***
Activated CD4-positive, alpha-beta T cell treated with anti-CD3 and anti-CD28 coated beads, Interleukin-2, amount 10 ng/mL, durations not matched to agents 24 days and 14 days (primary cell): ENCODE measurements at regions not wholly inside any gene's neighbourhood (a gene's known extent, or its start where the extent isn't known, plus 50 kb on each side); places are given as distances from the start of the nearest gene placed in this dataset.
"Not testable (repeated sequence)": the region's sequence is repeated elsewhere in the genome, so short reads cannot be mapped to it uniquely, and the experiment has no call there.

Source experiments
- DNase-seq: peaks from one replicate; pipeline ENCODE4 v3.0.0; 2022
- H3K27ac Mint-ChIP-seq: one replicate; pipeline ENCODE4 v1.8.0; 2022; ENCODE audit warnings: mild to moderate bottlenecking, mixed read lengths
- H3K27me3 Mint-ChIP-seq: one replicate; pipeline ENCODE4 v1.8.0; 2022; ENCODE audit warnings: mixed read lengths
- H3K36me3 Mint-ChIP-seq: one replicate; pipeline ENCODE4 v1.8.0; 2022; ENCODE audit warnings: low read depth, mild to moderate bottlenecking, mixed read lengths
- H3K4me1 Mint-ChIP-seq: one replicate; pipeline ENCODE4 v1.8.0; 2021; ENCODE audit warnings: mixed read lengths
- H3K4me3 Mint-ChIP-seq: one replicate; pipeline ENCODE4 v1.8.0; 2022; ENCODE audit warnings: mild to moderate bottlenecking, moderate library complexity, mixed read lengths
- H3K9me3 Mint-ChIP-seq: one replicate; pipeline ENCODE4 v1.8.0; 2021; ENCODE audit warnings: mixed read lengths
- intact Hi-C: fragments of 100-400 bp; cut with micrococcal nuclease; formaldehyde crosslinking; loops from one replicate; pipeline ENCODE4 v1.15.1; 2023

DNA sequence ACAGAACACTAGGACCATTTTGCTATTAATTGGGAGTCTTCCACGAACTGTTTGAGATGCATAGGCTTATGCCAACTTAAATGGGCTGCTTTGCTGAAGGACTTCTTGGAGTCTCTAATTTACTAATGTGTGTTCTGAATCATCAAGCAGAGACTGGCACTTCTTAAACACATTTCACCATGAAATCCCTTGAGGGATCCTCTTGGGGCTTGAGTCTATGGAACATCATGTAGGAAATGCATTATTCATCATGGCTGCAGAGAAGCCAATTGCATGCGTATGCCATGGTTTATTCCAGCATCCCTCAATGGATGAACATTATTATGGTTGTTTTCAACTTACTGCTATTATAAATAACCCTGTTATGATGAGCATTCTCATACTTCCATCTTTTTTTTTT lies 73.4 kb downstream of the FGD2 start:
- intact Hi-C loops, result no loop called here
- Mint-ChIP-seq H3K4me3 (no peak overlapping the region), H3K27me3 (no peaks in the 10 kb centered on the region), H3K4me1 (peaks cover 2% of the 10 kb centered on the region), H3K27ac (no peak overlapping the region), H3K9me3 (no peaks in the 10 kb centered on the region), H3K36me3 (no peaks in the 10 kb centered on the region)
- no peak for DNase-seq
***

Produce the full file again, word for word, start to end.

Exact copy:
Activated CD4-positive, alpha-beta T cell treated with anti-CD3 and anti-CD28 coated beads, Interleukin-2, amount 10 ng/mL, durations not matched to agents 24 days and 14 days (primary cell): ENCODE measurements at regions not wholly inside any gene's neighbourhood (a gene's known extent, or its start where the extent isn't known, plus 50 kb on each side); places are given as distances from the start of the nearest gene placed in this dataset.
"Not testable (repeated sequence)": the region's sequence is repeated elsewhere in the genome, so short reads cannot be mapped to it uniquely, and the experiment has no call there.

Source experiments
- DNase-seq: peaks from one replicate; pipeline ENCODE4 v3.0.0; 2022
- H3K27ac Mint-ChIP-seq: one replicate; pipeline ENCODE4 v1.8.0; 2022; ENCODE audit warnings: mild to moderate bottlenecking, mixed read lengths
- H3K27me3 Mint-ChIP-seq: one replicate; pipeline ENCODE4 v1.8.0; 2022; ENCODE audit warnings: mixed read lengths
- H3K36me3 Mint-ChIP-seq: one replicate; pipeline ENCODE4 v1.8.0; 2022; ENCODE audit warnings: low read depth, mild to moderate bottlenecking, mixed read lengths
- H3K4me1 Mint-ChIP-seq: one replicate; pipeline ENCODE4 v1.8.0; 2021; ENCODE audit warnings: mixed read lengths
- H3K4me3 Mint-ChIP-seq: one replicate; pipeline ENCODE4 v1.8.0; 2022; ENCODE audit warnings: mild to moderate bottlenecking, moderate library complexity, mixed read lengths
- H3K9me3 Mint-ChIP-seq: one replicate; pipeline ENCODE4 v1.8.0; 2021; ENCODE audit warnings: mixed read lengths
- intact Hi-C: fragments of 100-400 bp; cut with micrococcal nuclease; formaldehyde crosslinking; loops from one replicate; pipeline ENCODE4 v1.15.1; 2023

DNA sequence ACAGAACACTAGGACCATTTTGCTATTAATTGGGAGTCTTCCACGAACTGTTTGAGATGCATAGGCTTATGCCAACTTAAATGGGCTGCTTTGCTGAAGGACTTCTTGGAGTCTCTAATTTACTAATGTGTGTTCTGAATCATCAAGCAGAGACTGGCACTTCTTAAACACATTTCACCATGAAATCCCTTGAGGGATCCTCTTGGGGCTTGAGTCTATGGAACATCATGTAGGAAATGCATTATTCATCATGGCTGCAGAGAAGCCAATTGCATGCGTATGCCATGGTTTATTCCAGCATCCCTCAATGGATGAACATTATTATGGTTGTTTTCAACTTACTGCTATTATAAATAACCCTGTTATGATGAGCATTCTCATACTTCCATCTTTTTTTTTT lies 73.4 kb downstream of the FGD2 start:
- intact Hi-C loops, result no loop called here
- Mint-ChIP-seq H3K4me3 (no peak overlapping the region), H3K27me3 (no peaks in the 10 kb centered on the region), H3K4me1 (peaks cover 2% of the 10 kb centered on the region), H3K27ac (no peak overlapping the region), H3K9me3 (no peaks in the 10 kb centered on the region), H3K36me3 (no peaks in the 10 kb centered on the region)
- no peak for DNase-seq